''pdqpat [[#answer-1054584|said]]'' <blockquote>... finding work-arounds for javascript in local pages that accesses web resources is harder. I understand that exposes me to security issues but I'm sure the site is safe. </blockquote> What error do you get related to JavaScript in a local page accessing a web resource?
claytonsrobot 0 solutions 1 answers

I have a question concerning local .sfw files. I followed the instructions given earlier in this thread to allow local files:

jscher2000 said

There is a new security setting in Firefox 55 that supersedes everything else. Only SWF files retrieved on http:// or https:// addresses are played (not file://, ftp://, etc.). If you want to revert to the previous behavior: (1) In a new tab, type or paste about:config in the address bar and press Enter/Return. Click the button promising to be careful. (2) In the search box above the list, type or paste plug*ht and pause while the list is filtered (3) Double-click the plugins.http_https_only preference to switch the value from true to false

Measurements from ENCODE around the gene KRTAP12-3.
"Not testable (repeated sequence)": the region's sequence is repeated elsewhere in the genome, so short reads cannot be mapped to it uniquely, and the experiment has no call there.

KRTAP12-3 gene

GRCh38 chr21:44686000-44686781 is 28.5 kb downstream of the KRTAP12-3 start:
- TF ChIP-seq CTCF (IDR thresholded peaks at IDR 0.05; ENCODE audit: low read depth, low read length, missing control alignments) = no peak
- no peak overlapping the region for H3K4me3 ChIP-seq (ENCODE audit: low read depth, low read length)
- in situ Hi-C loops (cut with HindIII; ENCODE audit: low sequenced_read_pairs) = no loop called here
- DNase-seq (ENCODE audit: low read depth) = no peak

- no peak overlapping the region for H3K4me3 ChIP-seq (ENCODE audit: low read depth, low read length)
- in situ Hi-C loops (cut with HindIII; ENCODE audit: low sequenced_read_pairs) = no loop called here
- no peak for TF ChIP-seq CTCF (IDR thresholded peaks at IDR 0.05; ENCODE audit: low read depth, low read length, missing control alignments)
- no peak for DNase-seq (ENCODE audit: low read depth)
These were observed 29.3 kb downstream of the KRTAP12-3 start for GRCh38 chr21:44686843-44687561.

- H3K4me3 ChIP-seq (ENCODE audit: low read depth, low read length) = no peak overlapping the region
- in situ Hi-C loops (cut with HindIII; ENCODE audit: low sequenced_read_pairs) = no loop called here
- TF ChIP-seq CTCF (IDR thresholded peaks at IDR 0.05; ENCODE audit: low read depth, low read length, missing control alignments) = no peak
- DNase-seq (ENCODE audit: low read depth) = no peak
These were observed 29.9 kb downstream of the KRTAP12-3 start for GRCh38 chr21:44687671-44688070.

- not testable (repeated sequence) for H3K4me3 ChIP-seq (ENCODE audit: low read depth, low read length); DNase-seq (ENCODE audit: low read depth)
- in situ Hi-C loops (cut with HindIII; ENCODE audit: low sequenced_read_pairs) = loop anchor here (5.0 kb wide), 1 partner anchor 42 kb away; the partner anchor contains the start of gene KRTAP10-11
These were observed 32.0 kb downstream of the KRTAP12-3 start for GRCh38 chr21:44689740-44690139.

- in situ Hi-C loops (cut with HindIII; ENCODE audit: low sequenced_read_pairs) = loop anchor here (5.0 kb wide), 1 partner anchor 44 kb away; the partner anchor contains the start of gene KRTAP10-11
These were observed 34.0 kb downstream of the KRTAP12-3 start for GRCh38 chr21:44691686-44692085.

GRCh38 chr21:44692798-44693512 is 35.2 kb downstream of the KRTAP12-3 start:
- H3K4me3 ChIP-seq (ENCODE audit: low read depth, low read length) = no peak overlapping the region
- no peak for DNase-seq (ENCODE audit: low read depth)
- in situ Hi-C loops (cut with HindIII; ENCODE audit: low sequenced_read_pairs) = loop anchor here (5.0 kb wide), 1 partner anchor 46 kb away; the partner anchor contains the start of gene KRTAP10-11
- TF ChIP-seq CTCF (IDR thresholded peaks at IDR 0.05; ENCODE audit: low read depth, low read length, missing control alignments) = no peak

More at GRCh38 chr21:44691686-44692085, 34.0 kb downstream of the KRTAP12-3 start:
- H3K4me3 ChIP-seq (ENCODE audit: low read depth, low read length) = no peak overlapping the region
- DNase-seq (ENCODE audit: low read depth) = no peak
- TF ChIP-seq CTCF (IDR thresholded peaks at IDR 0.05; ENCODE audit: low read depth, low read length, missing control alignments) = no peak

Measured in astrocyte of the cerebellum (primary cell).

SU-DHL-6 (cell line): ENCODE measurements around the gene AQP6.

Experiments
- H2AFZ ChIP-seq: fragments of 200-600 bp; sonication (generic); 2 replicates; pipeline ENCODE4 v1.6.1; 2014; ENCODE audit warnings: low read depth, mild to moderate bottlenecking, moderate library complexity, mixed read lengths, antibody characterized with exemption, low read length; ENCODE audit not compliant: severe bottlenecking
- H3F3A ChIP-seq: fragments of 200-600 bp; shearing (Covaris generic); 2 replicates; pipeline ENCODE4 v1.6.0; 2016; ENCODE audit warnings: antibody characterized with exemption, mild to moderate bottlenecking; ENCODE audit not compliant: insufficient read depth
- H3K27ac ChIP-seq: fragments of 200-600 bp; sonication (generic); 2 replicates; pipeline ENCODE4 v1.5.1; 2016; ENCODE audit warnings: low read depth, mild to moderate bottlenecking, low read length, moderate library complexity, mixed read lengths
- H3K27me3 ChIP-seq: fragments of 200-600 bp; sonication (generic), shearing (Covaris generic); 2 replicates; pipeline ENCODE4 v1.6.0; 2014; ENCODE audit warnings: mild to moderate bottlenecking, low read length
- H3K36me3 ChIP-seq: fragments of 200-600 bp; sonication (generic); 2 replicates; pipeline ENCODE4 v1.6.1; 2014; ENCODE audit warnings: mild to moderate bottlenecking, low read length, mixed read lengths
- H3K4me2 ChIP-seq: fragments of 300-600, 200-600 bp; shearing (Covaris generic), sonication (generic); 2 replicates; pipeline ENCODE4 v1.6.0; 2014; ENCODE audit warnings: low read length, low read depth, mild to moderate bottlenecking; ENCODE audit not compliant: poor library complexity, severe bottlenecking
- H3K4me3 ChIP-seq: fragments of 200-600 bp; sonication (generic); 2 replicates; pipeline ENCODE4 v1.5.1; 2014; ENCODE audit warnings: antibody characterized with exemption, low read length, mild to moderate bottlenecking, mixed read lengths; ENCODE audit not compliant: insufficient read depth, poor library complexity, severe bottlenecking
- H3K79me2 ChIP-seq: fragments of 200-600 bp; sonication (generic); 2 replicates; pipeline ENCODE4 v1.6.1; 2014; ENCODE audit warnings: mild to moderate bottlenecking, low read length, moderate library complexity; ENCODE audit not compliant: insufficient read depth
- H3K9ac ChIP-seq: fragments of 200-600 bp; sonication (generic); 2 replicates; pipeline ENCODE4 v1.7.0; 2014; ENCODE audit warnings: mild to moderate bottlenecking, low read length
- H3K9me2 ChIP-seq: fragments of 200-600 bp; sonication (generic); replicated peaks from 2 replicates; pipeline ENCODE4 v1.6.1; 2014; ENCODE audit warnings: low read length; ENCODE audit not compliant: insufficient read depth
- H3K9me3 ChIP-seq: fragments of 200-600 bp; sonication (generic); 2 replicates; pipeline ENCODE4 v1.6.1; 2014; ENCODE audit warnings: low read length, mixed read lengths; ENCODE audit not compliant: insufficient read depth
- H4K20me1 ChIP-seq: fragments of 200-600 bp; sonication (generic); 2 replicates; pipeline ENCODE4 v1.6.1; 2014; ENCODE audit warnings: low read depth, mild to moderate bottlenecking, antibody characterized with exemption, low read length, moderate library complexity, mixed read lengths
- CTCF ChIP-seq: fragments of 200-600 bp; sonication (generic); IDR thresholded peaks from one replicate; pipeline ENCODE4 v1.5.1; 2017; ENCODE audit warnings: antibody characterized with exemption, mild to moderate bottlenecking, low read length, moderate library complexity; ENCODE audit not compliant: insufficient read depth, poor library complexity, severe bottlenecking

Now, after completing the procedure to allow local .swf files, I am having another issue, one I have read about on other threads, but it seems it seems to be less easily understood:

When I try to open .swf files from my local file browser, instead of opening and playing these files, Firefox asks me if I would like to save them or open them. If I hit open, firefox opens a new tab, with an additional instance of the file (still unplayed), and again asks the same question, if I would like to open or save.

Beware, fellow confused fellows! Frustrated in seeing the "open or save" dialog box for the umpteenth time, I checked the "Do this automatically for files like this from now on" box . Oh boy. The tab repeatedly opened, without additional prompting, no less than 55 times before I closed the browser window.

One interesting detail is that I did get one local .swf file to play - it was in a tab that was already open while I did the local file versus https only true-false switcheroo mentioned above. Any .swf requested to open before this procedure did nothing except display an empty window. Any .swf requested to open after the local file allowance procedure has done what I explained above, prompting to be saved or to be opened (again, opening does not open them, it simply creates a new instance of a blank window and re-asks the question).

I would like to be able to view and play the .swf files. Thank you for your time.

- Clayton